Seeds planted for Brazil's recovery
In the heady months following the Puebla meeting (Pope Paul with Latin America's bishops, 1979), the oppressed classes of Brazil founded their own political party, the PT or Workers Party.
The church didn't support PT but it did support the new party through the thousands of base communities springing up all over the country. In these base communities, lay people, sisters and priests in great numbers studied the Puebla document enthusiastically and they saw in PT the chance to realize the justice aims the bishops had sketched out. PT quickly became not only the centre of opposition to the (then) military dictatorship but a fully fledged national party.
By now readers of Brazilian Dialogue will have heard of President Lula's marginalized background in the Northeast, of his earning a living shining shoes, of his late entry into school, of his employment as a metal worker and subsequent work as a union organizer. As PT party leader (three times losing campaigns for the presidency of Brazil), Lula little by little won the hearts and minds of many in the middle class by his moderation, much as Mandela did in South Africa. Only then could the indigent be pried away from the oligarchs. But, though he's no fiery revolutionary promoting violent overthrow (in fact the Brazilian media now call him "Lula, peace and love"), nonetheless his positions on corruption, on the destitution of a large part of the population, on globalization, on the IMF, on the proposed Free Trade of the Americas, are very close to the stance the Brazilian Bishops' Conference takes on all these issues.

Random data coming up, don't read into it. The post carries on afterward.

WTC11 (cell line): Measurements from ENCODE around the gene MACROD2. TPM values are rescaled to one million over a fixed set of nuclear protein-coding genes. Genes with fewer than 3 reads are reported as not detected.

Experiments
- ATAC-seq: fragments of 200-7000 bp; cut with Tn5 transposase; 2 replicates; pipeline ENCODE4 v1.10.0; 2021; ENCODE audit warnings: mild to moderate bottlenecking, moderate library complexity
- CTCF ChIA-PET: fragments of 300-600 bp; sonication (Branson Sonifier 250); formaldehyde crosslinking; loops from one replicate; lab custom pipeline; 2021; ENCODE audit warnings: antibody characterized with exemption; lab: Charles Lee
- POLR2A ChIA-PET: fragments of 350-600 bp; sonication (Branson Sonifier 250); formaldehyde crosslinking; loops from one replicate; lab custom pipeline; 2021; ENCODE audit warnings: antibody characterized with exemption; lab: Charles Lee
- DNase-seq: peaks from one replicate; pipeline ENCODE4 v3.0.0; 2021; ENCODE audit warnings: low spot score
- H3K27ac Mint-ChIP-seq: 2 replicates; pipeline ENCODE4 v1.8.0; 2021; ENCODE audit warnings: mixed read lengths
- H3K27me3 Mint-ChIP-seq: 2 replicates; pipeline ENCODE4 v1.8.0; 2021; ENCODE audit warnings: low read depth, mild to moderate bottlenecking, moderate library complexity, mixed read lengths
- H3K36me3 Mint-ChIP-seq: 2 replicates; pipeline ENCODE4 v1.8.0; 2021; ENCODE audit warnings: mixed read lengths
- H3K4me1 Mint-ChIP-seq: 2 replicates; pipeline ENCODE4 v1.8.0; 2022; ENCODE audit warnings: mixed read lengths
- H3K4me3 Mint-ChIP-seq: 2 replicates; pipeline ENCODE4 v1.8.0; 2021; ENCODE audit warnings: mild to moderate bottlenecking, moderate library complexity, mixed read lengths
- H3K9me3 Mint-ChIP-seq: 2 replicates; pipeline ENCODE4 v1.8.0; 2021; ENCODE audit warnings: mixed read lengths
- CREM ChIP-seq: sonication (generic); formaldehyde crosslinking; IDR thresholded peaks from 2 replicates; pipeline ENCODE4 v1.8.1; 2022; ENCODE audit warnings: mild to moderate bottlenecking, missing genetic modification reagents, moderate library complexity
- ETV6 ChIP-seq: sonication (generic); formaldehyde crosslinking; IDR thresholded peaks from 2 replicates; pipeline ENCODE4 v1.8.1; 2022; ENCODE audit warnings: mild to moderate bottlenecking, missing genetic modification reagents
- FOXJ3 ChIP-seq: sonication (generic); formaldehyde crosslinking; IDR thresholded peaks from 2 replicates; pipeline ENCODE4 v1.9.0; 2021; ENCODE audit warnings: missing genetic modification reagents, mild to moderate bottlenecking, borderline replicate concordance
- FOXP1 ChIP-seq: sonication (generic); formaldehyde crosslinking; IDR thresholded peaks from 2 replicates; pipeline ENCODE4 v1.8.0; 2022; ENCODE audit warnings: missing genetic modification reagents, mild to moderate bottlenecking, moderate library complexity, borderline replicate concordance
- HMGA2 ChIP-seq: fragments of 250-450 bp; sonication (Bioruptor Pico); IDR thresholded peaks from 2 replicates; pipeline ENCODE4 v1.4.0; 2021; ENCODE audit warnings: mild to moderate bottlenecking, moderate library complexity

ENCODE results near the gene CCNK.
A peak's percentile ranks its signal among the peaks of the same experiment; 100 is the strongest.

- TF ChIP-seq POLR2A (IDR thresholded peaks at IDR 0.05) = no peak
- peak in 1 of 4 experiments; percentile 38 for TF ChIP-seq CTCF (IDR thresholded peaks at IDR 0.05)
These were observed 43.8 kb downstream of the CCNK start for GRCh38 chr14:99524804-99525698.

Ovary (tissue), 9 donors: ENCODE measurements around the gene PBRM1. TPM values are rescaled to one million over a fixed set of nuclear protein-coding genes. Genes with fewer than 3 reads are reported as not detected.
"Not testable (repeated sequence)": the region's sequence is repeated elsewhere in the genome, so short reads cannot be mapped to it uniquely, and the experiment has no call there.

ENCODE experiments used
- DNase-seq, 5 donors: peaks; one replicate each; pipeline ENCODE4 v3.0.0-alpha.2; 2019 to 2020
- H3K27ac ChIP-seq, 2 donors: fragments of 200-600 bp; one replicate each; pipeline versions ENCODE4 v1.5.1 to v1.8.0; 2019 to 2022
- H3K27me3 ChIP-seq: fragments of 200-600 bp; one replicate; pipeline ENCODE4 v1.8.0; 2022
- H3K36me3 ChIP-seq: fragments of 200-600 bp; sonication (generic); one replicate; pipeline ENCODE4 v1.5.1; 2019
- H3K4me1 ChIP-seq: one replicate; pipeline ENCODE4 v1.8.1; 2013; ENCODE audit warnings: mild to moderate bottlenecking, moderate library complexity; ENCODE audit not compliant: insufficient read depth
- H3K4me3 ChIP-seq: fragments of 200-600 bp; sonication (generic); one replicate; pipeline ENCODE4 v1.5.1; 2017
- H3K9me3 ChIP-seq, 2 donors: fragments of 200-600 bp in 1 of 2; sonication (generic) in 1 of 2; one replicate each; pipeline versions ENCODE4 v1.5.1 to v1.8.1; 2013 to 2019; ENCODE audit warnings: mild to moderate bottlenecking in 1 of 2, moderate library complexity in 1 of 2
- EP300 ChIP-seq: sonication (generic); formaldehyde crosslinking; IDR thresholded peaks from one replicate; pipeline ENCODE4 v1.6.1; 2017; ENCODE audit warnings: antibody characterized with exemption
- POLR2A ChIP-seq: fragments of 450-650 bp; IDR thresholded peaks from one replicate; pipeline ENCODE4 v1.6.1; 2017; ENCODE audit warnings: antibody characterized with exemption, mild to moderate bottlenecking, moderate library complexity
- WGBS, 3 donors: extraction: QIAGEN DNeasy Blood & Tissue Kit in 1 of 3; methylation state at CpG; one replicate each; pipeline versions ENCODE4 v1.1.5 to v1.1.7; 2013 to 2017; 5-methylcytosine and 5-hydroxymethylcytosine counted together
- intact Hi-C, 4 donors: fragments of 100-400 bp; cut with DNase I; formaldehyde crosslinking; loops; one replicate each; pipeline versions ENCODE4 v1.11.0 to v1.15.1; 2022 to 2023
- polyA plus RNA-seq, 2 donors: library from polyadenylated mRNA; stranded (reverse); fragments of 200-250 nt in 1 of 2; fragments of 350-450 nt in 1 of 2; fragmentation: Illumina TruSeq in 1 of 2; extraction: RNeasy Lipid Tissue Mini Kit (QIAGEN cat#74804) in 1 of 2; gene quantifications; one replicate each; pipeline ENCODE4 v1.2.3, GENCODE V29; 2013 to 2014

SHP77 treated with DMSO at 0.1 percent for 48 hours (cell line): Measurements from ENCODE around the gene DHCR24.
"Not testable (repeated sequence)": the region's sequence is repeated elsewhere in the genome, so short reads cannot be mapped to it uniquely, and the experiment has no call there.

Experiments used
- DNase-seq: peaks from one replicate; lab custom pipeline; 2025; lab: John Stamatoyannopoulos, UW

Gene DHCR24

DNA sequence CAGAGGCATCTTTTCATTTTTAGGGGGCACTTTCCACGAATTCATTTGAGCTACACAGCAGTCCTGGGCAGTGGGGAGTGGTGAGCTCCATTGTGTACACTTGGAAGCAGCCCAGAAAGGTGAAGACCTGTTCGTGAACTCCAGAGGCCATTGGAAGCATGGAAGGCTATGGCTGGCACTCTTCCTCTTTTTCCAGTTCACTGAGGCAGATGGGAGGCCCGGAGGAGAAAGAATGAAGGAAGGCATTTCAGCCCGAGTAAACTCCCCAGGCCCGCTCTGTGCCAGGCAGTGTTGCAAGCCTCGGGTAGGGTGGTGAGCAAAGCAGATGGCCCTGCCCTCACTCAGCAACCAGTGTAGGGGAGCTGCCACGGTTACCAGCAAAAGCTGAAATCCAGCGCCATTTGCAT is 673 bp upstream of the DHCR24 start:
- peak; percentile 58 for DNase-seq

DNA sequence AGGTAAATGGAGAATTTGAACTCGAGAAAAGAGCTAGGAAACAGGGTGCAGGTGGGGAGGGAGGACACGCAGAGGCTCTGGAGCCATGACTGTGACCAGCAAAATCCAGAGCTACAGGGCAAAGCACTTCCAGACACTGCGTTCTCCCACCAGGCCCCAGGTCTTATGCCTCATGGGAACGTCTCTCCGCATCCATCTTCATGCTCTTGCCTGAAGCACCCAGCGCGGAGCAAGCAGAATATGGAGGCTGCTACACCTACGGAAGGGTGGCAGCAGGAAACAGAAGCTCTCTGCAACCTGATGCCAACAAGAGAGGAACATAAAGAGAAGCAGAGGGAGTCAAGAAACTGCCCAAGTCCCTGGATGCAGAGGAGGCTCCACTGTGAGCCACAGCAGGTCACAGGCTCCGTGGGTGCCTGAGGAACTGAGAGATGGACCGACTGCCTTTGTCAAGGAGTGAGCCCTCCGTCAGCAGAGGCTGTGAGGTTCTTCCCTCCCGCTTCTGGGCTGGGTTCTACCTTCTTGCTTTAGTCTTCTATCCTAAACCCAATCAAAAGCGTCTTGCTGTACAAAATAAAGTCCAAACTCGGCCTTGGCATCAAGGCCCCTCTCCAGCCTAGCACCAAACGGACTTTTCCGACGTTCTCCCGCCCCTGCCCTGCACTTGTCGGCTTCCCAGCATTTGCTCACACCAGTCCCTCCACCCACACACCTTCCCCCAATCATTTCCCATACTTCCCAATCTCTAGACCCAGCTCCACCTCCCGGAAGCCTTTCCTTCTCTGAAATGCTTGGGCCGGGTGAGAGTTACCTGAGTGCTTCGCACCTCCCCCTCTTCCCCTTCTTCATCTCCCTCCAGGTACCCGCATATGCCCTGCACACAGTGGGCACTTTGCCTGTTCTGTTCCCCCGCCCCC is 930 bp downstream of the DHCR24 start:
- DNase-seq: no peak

A friend sent me clippings over Christmas from Folha de SÐo Paulo, a sort of New York Times of Brazil. One article especially caught my attention. Bishop Luciano Mendes, former head of Brazil's Bishops' Conference, reported on that body's recent plenary meeting.
They addressed "the violence and social inequality" afflicting the country. They appealed again to Christians that they practise solidarity, that is, "open their hearts to the needs of their neighbours," to see as brothers and sisters "those fallen beside the road" and to help; to become aware of "the drama in the lives of the unemployed"; to learn "to live simply and frugally, which has the added advantage of being healthy"; to combat "consumerism, the despoliations we practise on nature, the heaping up of wealth."
Mendes cited the holy family's and the first Christian communities' concern for the outsider, their habit of working, their simple lifestyles, their participation in the lives of the people. Listing these goals in this fashion may do them a disservice as each of them merits much reflection and each of them flies in the face of the goals we First Worlders hear promoted each day in the media.
As soon as Lula had appointed his cabinet he took all 30 of them on a visit to the Northeast, in particular to the destitute state of Pia ui (even BBC got it wrong, calling it Pelawi). The ministers were moved, sometimes to tears.
Perhaps Mendes' planting of seeds for the recovery of Brazil's soul will fall on good ground. Both he and Lula agree with Robert Browning, that "life without love is a tomb."